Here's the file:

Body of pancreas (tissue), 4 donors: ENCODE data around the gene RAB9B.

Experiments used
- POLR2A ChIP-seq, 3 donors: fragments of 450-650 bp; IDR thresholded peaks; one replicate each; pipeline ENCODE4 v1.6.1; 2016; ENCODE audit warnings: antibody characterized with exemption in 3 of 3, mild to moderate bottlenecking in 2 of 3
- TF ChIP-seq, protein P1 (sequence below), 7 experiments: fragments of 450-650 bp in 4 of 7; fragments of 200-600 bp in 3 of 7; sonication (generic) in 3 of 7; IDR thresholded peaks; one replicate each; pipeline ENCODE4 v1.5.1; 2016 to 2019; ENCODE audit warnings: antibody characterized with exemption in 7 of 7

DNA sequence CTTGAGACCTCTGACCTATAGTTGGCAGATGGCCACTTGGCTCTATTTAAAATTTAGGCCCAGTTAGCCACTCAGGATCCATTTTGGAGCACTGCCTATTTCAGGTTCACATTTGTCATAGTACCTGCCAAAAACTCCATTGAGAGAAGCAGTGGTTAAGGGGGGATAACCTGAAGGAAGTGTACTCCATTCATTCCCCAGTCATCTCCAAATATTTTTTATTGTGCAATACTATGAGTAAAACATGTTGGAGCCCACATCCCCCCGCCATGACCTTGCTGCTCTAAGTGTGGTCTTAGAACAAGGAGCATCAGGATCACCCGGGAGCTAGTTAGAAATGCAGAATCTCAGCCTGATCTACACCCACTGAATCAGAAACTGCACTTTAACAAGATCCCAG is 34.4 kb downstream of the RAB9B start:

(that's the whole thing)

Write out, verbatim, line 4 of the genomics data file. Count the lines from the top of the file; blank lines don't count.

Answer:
- TF ChIP-seq, protein P1 (sequence below), 7 experiments: fragments of 450-650 bp in 4 of 7; fragments of 200-600 bp in 3 of 7; sonication (generic) in 3 of 7; IDR thresholded peaks; one replicate each; pipeline ENCODE4 v1.5.1; 2016 to 2019; ENCODE audit warnings: antibody characterized with exemption in 7 of 7